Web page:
Afghanistan: Broken Promises


May 8, 2007: The government has about 100,000 soldier and police in service or training. Over the next few years, that number will be increased to at least 132,000. While the Taliban and drug gangs have far fewer armed men on the payroll (under 20,000), they have the cash to pay their gunmen more, and bribe army and police commanders. This corruption is a major problem in the security forces, and is expected to get worse.

May 7, 2007: The Taliban and al Qaeda continue to use suicide bomb attacks as much as possible. There have been about 43 such attacks so far this year, which have killed over a hundred people (most of them civilians). Overall, the level of Taliban violence is less than last year. The Taliban boasted of a larger "offensive" this year, but so far have not been able to deliver.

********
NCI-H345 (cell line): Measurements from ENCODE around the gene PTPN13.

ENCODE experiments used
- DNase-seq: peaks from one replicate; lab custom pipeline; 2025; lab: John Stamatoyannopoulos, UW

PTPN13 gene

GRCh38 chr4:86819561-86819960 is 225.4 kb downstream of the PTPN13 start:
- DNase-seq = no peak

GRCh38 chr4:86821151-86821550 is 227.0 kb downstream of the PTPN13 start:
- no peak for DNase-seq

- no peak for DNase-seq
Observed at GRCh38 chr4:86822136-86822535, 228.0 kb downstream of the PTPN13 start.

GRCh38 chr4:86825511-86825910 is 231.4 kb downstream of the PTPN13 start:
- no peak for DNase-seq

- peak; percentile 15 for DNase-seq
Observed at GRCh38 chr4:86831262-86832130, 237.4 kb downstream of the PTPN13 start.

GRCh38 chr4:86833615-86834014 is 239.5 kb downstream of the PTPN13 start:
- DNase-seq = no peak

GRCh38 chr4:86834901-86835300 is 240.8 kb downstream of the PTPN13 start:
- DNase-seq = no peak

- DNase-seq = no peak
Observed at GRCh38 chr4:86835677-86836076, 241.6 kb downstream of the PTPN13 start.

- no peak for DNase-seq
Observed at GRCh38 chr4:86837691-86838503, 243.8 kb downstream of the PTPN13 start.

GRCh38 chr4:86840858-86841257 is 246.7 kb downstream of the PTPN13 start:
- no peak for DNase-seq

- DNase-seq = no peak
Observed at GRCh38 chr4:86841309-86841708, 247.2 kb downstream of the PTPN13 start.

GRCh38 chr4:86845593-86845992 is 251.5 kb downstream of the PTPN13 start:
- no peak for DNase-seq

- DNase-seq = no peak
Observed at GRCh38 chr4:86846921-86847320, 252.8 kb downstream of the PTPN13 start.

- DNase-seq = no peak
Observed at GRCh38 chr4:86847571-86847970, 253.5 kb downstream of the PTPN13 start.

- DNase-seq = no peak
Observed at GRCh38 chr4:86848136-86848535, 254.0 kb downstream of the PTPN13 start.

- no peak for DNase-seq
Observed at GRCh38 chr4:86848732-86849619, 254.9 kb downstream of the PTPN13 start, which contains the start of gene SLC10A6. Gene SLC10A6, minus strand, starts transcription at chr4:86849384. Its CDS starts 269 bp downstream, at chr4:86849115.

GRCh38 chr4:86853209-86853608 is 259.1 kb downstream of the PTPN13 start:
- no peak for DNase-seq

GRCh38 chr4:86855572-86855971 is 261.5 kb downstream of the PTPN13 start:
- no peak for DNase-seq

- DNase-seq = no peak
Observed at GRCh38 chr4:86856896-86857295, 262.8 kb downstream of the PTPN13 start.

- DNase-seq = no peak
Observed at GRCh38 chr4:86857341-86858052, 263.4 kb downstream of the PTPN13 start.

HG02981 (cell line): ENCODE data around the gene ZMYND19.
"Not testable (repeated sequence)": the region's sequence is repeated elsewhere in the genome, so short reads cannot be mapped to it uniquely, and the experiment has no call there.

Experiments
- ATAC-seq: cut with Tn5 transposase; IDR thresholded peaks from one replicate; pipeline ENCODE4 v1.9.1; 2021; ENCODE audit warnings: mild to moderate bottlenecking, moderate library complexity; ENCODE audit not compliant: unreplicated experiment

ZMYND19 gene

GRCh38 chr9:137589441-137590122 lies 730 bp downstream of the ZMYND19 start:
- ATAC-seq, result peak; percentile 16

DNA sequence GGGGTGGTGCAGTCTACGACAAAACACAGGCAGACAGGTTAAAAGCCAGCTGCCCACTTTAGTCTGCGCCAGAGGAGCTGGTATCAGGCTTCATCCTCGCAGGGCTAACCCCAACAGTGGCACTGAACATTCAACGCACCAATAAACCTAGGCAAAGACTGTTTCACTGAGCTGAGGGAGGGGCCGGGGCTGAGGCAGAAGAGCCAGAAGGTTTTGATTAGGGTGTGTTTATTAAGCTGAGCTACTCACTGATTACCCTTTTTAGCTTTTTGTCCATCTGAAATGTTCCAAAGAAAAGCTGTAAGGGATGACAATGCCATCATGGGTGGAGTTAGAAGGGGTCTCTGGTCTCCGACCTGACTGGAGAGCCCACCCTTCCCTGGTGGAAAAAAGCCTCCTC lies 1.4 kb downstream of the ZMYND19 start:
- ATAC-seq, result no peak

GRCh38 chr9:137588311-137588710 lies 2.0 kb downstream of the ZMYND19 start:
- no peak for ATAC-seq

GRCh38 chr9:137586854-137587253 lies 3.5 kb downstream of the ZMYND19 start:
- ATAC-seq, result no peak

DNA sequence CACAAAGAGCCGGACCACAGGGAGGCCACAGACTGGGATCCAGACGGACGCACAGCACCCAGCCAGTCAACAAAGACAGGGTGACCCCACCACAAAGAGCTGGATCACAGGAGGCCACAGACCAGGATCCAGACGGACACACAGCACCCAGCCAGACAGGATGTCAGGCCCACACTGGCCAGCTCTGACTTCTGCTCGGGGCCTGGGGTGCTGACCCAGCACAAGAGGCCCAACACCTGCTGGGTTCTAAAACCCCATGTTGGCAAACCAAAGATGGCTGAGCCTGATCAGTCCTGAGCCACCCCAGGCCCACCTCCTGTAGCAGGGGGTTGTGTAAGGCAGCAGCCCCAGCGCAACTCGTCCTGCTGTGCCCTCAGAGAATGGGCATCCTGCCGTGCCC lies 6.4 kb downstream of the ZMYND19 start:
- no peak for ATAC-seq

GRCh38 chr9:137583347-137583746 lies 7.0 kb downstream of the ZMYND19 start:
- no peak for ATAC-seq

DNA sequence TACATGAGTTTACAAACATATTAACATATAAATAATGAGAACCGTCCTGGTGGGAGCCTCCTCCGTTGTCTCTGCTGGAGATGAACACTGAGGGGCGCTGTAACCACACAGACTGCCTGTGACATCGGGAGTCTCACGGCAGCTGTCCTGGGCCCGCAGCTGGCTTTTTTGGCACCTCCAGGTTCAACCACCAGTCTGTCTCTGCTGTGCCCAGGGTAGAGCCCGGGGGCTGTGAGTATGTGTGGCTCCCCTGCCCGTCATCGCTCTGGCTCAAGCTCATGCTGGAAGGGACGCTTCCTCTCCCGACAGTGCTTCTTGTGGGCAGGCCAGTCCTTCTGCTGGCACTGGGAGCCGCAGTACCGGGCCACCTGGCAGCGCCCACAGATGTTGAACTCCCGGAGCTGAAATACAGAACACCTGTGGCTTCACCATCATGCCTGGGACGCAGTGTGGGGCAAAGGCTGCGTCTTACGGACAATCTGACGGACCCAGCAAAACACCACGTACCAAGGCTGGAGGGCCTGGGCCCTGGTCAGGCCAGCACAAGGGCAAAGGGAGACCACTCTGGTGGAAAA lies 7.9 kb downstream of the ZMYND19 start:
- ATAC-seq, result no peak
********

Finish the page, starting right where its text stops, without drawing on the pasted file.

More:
May 6, 2007: Since October, 2001, 200 U.S. troops have been killed in combat. That's about one soldier in every 600 who has served a year in Afghanistan. That's an exceptionally low casualty rate. In addition, 119 soldiers died from non-combat causes. When Russia was fighting in Afghanistan during the 1980s, they had about six times as many troops in the country, and suffered about 35 times as many combat dead, and even more non-combat dead (mainly from disease).

May 2, 2007: The Taliban have had more success using publicists, than guys with guns. Issuing stories of American atrocities against Afghans, are readily accepted by many news outlets in the region and around the world. Later reports of how those stories proved to be false, do not get picked up as eagerly. This the Taliban can score points among people outside the combat zone. But on the ground, the truth is much more harmful to the Taliban. The use of civilians as human shields is a widely known Taliban tactics, and entire villages will flee if they know Taliban fighters are headed their way. If there are enough armed men in the village, the Taliban will be confronted with force, and urged to go elsewhere.


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